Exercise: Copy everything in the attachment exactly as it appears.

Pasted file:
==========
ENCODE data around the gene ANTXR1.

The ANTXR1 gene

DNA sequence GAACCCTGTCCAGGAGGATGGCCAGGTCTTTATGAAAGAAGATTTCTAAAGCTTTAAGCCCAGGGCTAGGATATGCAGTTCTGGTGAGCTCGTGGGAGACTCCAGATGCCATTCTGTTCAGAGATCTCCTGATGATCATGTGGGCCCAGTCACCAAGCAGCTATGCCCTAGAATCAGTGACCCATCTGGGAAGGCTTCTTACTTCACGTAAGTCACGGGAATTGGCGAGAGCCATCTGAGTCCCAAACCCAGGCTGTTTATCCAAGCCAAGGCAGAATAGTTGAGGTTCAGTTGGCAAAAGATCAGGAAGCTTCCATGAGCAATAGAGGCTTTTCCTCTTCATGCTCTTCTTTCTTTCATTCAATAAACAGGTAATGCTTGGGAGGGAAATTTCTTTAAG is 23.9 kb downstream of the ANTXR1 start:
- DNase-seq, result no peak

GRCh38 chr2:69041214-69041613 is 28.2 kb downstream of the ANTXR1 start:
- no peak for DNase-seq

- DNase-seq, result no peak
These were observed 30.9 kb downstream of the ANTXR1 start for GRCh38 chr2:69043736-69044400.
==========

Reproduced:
ENCODE data around the gene ANTXR1.

The ANTXR1 gene

DNA sequence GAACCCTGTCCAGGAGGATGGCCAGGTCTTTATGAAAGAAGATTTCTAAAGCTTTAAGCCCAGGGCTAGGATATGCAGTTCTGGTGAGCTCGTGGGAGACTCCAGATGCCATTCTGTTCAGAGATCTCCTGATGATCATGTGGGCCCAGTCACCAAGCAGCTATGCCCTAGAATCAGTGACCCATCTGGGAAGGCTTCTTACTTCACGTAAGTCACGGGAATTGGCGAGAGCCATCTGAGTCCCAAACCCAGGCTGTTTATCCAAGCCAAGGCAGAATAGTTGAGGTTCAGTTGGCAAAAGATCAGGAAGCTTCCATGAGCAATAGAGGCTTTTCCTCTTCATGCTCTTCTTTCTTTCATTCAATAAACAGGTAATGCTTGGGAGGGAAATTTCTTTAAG is 23.9 kb downstream of the ANTXR1 start:
- DNase-seq, result no peak

GRCh38 chr2:69041214-69041613 is 28.2 kb downstream of the ANTXR1 start:
- no peak for DNase-seq

- DNase-seq, result no peak
These were observed 30.9 kb downstream of the ANTXR1 start for GRCh38 chr2:69043736-69044400.